LOS ANGELES - When discussing the trade deadline in recent weeks, Bobby Evans often brought up a number that the front office is trying to keep in mind: 29. As in, it will be much easier for the Giants to reshape their roster in the offseason when they have 29 teams to deal with, not just a handful.
Monday's 1 p.m. deadline came and went without so much as a whisper. "It was extremely quiet," one source said of discussions the Giants had. That was to be expected for a number of reasons, among them, the standings on July 31. Two divisions in the National League are already decided and two teams within the NL West are far ahead in the wild card race. The American League is more wide open, but still, fewer teams than normal were in real "go for it" mode.
The Giants looked around and saw this coming. Weeks ago, team officials predicted an underwhelming deadline, saying they didn't quite match up with teams in what ended up being a market made for buyers. The Giants entered July with two likely trade chips, but Johnny Cueto was sidelined by blisters in his first start after the break and hit the DL. He will rehab with the San Jose Giants tonight and he'll likely get through waivers, so there's still a chance the Giants can make a significant move in August.
Eduardo Nuñez was a lock to be moved, and when he returned from a hamstring strain and proved his health, the Red Sox pounced. Nuñez was the only notable Giant surely headed for free agency, and rival evaluators believe the Giants did well to snag two projectable pitchers.
"The offer from Boston was compelling," Evans said last week.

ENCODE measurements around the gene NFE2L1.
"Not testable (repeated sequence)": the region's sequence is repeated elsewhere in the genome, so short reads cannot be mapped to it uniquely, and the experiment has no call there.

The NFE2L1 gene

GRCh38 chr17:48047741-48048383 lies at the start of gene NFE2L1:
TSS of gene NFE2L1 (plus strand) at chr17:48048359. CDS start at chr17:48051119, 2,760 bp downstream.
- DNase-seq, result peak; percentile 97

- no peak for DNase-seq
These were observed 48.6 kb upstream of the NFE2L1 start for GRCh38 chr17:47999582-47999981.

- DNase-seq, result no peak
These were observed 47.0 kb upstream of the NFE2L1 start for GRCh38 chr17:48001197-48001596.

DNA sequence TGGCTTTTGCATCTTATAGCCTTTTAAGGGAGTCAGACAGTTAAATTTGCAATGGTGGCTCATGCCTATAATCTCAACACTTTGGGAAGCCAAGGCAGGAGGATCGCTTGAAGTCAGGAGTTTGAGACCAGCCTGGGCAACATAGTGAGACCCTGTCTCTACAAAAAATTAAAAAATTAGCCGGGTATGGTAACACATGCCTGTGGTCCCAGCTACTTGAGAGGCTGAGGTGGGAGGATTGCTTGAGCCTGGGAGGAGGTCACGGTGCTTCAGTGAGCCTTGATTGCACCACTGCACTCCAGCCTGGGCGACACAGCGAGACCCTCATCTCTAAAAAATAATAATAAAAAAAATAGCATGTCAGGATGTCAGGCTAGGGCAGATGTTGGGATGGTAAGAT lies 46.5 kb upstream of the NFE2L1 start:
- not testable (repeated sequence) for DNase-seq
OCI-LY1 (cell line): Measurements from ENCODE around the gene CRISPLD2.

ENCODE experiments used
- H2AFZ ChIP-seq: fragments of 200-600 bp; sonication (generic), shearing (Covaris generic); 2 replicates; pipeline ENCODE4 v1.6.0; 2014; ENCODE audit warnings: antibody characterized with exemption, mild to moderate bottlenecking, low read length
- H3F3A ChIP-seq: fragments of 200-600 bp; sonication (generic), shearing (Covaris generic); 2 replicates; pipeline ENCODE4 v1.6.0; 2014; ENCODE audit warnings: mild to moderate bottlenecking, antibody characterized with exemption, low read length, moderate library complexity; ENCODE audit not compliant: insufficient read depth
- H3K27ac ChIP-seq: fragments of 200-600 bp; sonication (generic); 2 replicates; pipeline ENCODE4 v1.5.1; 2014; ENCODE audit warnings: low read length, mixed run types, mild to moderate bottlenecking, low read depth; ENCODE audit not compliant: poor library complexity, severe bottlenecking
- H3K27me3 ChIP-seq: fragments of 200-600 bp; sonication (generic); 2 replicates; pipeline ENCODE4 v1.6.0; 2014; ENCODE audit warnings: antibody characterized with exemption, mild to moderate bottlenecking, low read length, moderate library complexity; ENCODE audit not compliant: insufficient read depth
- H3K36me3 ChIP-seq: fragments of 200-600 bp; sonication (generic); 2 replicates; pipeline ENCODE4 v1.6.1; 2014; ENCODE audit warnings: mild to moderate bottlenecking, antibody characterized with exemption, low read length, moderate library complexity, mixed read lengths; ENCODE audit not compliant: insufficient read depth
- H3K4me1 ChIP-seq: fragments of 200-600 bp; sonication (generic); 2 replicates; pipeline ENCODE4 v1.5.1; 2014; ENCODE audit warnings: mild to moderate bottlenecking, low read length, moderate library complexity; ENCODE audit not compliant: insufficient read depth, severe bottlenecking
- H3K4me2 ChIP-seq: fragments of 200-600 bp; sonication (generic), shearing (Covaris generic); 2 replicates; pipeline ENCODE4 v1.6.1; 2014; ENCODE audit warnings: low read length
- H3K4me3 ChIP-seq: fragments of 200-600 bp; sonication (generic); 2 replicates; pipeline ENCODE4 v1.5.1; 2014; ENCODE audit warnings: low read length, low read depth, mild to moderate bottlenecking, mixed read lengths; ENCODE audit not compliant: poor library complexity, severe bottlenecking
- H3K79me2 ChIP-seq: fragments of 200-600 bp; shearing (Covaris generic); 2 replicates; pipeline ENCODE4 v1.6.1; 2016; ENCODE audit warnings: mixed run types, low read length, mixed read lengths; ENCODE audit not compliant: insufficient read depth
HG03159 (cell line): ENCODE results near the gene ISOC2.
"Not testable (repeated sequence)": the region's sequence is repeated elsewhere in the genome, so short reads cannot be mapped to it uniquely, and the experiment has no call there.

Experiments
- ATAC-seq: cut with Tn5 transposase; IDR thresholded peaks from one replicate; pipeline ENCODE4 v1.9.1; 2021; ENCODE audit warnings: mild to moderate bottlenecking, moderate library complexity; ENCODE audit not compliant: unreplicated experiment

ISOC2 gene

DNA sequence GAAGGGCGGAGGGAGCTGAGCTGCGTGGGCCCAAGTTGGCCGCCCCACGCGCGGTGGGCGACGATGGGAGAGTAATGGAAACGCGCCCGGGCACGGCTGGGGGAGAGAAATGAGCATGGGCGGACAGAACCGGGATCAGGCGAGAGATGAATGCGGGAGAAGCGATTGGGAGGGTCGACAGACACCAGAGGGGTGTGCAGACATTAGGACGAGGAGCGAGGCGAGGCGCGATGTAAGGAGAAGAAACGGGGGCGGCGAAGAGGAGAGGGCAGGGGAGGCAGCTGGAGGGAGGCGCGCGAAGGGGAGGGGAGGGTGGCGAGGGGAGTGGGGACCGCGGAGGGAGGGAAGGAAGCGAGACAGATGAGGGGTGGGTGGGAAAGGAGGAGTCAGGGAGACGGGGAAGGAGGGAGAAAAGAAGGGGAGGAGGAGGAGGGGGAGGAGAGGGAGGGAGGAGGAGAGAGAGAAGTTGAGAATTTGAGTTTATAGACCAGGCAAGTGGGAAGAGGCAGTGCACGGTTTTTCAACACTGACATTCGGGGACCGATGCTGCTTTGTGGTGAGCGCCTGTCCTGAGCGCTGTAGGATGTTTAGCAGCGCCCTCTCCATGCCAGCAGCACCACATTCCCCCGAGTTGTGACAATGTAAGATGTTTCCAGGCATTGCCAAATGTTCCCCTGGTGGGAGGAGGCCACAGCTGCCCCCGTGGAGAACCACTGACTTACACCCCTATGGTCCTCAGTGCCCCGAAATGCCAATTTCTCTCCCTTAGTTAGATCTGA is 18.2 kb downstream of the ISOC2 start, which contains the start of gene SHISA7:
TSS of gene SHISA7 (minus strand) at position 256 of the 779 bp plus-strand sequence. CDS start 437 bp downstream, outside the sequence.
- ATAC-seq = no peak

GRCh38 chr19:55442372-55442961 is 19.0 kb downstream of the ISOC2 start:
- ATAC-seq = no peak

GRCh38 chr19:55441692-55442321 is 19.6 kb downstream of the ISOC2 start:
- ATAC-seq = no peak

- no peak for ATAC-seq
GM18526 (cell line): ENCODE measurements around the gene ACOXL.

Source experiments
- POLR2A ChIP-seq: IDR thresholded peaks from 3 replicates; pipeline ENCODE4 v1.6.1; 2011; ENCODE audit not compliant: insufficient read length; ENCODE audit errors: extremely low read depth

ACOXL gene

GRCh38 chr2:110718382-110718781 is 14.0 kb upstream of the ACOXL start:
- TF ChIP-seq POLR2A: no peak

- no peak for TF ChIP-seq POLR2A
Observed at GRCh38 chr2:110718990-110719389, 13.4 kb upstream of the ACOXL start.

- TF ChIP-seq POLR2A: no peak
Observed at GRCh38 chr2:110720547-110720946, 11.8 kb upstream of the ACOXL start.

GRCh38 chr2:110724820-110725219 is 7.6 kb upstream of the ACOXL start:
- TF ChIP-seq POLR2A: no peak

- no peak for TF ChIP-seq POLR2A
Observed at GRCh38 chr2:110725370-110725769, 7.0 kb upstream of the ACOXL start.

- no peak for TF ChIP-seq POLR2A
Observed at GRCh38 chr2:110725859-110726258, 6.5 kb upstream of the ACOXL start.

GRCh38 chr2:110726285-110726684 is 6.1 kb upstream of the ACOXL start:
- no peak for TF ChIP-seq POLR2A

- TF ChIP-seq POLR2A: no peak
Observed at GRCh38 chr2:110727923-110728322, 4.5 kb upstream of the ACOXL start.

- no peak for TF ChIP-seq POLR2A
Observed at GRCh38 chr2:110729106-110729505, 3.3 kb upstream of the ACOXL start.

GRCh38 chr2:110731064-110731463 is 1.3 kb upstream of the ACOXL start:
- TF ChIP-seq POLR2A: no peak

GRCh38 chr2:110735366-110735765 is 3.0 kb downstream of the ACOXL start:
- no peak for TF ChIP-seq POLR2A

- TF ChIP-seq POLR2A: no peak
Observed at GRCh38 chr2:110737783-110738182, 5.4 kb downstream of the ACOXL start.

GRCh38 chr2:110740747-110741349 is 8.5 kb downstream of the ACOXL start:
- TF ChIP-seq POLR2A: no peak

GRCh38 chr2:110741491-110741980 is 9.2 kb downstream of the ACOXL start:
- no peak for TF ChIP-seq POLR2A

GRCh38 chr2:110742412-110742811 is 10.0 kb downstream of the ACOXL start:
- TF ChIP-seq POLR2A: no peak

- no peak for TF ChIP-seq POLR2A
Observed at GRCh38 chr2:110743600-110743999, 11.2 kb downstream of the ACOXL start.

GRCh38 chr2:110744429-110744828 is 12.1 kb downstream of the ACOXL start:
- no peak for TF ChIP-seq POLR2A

Others were much less compelling. The Giants never seemed to get particularly close to dealing a reliever, and they didn't have all that much to offer in a market where Zach Britton, Brad Hand, Addison Reed and Justin Wilson were among those available.
Injuries killed any hopes of dealing Cueto - or even shopping Mark Melancon - but it was ineffectiveness that scuttled other discussions. Matt Moore once seemed a nice potential chip if the Giants would have to rebuild, but he was one of the National League's worst starters in the first half.
The Giants talked to teams about Denard Span, but his poor defensive metrics in center make him a tough addition for any contender. One team headed for the postseason sniffed around about Hunter Pence because of his reputation as a team leader, but Pence's numbers at the plate have dropped off dramatically. Jeff Samardzija was the Giant mentioned most often in recent weeks, but a 4.85 ERA and penchant for allowing homers took him off a lot of team's lists, and his no-trade clause took care of others.
Then there are the two interesting younger players, and this is where the "29 teams" mantra comes in. There are some in the organization who believe the Giants cannot even hope to contend next year without flipping Brandon Belt or Joe Panik for outfield pieces. They never gave any indication they were shopping either, but they will listen in November. Here in July, very few teams are looking for a starting infielder.
The month was not a total waste. The Giants held constant meetings to discuss the future and they have zeroed in on certain checkmarks of their offseason plan. First and foremost, team officials are focused on improving their outfield defense, the worst in the majors by far. It seems unlikely that Span starts in center field next opening day, and some of the organization's top decision-makers have discussed moving Pence to left.
The belief is that an improvement in the outfield will settle the pitching staff. How will Evans and his staff actually do it? That's to be seen, but the options will be far greater in the offseason, when 29 other teams are taking and making calls.
"No one is saying this is going to be an overnight fix," Evans said last week. "It's going to take time but our hope is to shorten that length of time because of what we do between now and the start of spring training."